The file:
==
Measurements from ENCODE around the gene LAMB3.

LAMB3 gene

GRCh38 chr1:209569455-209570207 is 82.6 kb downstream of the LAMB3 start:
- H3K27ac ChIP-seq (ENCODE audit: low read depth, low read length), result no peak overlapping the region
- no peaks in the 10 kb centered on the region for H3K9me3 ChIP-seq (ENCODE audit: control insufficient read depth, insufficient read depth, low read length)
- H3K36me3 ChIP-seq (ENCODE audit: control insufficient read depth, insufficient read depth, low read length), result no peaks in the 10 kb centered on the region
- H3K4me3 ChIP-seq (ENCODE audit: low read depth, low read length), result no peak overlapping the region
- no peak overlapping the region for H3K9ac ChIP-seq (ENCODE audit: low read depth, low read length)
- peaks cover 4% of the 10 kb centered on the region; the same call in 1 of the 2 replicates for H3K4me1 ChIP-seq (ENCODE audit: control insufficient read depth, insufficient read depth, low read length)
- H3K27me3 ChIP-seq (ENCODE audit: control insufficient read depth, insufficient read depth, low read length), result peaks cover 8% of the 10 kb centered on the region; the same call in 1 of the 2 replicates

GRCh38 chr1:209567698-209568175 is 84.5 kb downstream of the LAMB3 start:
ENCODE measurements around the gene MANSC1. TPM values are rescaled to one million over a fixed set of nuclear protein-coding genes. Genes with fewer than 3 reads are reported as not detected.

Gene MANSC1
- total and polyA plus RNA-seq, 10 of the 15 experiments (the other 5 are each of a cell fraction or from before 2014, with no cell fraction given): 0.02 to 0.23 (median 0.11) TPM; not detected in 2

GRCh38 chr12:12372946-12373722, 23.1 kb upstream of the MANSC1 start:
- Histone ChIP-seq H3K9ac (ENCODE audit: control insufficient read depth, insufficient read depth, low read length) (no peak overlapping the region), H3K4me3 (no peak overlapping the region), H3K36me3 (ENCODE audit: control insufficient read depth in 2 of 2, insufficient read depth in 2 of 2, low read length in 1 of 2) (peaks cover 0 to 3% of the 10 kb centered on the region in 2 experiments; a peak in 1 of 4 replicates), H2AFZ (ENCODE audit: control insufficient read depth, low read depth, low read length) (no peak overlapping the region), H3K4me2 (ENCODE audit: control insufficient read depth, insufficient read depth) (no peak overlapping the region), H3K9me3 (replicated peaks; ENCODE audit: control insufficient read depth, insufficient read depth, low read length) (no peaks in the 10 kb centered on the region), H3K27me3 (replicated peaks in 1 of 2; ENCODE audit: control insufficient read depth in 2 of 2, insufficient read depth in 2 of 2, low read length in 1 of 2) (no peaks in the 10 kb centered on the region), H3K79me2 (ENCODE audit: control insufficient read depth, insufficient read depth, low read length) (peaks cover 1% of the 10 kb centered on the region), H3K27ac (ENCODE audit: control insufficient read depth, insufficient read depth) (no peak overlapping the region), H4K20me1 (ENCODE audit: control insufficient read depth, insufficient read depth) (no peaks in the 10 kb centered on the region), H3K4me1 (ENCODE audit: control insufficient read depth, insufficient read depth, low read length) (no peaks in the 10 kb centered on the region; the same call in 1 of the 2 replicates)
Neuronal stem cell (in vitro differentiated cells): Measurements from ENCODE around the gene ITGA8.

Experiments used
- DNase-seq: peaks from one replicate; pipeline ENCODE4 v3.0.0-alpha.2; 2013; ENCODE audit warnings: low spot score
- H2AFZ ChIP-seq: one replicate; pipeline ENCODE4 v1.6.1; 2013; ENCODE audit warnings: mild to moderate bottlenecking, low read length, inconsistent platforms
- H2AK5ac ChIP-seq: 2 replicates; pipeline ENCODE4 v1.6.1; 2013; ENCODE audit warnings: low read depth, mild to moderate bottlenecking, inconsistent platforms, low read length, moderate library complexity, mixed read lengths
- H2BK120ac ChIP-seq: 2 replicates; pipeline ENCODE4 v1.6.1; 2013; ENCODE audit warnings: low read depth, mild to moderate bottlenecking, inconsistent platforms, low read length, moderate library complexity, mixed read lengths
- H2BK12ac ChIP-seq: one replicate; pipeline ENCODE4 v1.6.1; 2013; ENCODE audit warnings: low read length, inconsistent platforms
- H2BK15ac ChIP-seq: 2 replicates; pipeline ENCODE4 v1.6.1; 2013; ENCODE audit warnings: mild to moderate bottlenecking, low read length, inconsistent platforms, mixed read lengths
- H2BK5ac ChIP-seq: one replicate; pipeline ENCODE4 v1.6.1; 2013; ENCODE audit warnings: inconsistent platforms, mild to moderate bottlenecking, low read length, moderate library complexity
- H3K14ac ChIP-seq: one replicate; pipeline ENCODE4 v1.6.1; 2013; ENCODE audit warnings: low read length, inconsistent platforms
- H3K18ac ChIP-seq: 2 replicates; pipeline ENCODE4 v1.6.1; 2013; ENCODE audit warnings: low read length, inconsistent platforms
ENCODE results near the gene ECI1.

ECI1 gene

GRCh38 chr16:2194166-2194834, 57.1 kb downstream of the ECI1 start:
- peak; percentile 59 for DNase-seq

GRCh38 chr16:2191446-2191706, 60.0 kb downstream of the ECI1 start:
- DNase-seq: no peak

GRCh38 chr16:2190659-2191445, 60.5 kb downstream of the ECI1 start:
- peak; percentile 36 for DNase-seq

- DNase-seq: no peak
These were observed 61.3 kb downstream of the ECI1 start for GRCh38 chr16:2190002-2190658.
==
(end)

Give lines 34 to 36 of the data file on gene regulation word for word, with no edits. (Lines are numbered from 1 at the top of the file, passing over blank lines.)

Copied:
GRCh38 chr16:2190659-2191445, 60.5 kb downstream of the ECI1 start:
- peak; percentile 36 for DNase-seq

- DNase-seq: no peak